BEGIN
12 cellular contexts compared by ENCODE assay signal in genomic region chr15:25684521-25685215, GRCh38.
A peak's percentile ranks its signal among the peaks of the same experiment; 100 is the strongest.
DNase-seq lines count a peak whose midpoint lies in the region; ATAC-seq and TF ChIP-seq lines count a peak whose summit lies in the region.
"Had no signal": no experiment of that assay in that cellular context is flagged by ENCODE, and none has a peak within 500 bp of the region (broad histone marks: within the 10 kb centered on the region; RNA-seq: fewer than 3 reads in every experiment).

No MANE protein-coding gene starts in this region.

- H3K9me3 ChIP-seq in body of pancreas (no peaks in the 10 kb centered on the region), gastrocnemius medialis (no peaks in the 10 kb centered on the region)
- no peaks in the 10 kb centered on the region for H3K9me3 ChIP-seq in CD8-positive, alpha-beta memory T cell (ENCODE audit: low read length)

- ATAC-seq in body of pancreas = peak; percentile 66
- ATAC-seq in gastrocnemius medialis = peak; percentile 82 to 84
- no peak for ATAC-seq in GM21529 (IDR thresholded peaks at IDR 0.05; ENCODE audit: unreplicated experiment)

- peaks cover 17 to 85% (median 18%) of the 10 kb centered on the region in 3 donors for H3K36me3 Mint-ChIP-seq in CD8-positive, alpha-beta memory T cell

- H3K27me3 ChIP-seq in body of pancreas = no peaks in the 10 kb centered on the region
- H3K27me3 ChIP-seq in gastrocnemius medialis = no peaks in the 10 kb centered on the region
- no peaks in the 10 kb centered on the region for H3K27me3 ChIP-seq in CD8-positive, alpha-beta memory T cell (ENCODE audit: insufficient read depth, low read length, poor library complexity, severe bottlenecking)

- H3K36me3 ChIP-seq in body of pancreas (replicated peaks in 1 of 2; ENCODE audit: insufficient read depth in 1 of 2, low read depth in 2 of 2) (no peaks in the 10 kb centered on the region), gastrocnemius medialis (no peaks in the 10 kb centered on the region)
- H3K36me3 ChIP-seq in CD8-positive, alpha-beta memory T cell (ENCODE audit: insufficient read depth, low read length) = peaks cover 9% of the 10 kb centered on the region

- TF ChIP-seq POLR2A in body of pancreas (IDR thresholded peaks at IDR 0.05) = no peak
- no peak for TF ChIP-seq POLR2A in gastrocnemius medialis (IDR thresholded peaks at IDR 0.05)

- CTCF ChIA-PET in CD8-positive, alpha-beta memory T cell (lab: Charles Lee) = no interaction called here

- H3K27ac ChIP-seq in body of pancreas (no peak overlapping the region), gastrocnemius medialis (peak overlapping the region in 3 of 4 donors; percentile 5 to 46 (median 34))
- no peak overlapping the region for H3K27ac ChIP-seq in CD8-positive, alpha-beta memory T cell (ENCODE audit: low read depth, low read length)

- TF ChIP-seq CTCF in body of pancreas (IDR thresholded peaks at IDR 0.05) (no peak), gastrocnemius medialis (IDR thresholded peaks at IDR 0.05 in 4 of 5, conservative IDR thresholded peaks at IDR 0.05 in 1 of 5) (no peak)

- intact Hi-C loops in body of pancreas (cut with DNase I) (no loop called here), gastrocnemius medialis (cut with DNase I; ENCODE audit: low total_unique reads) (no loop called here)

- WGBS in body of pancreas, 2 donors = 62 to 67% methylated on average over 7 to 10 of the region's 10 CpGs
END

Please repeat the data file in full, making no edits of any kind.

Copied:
12 cellular contexts compared by ENCODE assay signal in genomic region chr15:25684521-25685215, GRCh38.
A peak's percentile ranks its signal among the peaks of the same experiment; 100 is the strongest.
DNase-seq lines count a peak whose midpoint lies in the region; ATAC-seq and TF ChIP-seq lines count a peak whose summit lies in the region.
"Had no signal": no experiment of that assay in that cellular context is flagged by ENCODE, and none has a peak within 500 bp of the region (broad histone marks: within the 10 kb centered on the region; RNA-seq: fewer than 3 reads in every experiment).

No MANE protein-coding gene starts in this region.

- H3K9me3 ChIP-seq in body of pancreas (no peaks in the 10 kb centered on the region), gastrocnemius medialis (no peaks in the 10 kb centered on the region)
- no peaks in the 10 kb centered on the region for H3K9me3 ChIP-seq in CD8-positive, alpha-beta memory T cell (ENCODE audit: low read length)

- ATAC-seq in body of pancreas = peak; percentile 66
- ATAC-seq in gastrocnemius medialis = peak; percentile 82 to 84
- no peak for ATAC-seq in GM21529 (IDR thresholded peaks at IDR 0.05; ENCODE audit: unreplicated experiment)

- peaks cover 17 to 85% (median 18%) of the 10 kb centered on the region in 3 donors for H3K36me3 Mint-ChIP-seq in CD8-positive, alpha-beta memory T cell

- H3K27me3 ChIP-seq in body of pancreas = no peaks in the 10 kb centered on the region
- H3K27me3 ChIP-seq in gastrocnemius medialis = no peaks in the 10 kb centered on the region
- no peaks in the 10 kb centered on the region for H3K27me3 ChIP-seq in CD8-positive, alpha-beta memory T cell (ENCODE audit: insufficient read depth, low read length, poor library complexity, severe bottlenecking)

- H3K36me3 ChIP-seq in body of pancreas (replicated peaks in 1 of 2; ENCODE audit: insufficient read depth in 1 of 2, low read depth in 2 of 2) (no peaks in the 10 kb centered on the region), gastrocnemius medialis (no peaks in the 10 kb centered on the region)
- H3K36me3 ChIP-seq in CD8-positive, alpha-beta memory T cell (ENCODE audit: insufficient read depth, low read length) = peaks cover 9% of the 10 kb centered on the region

- TF ChIP-seq POLR2A in body of pancreas (IDR thresholded peaks at IDR 0.05) = no peak
- no peak for TF ChIP-seq POLR2A in gastrocnemius medialis (IDR thresholded peaks at IDR 0.05)

- CTCF ChIA-PET in CD8-positive, alpha-beta memory T cell (lab: Charles Lee) = no interaction called here

- H3K27ac ChIP-seq in body of pancreas (no peak overlapping the region), gastrocnemius medialis (peak overlapping the region in 3 of 4 donors; percentile 5 to 46 (median 34))
- no peak overlapping the region for H3K27ac ChIP-seq in CD8-positive, alpha-beta memory T cell (ENCODE audit: low read depth, low read length)

- TF ChIP-seq CTCF in body of pancreas (IDR thresholded peaks at IDR 0.05) (no peak), gastrocnemius medialis (IDR thresholded peaks at IDR 0.05 in 4 of 5, conservative IDR thresholded peaks at IDR 0.05 in 1 of 5) (no peak)

- intact Hi-C loops in body of pancreas (cut with DNase I) (no loop called here), gastrocnemius medialis (cut with DNase I; ENCODE audit: low total_unique reads) (no loop called here)

- WGBS in body of pancreas, 2 donors = 62 to 67% methylated on average over 7 to 10 of the region's 10 CpGs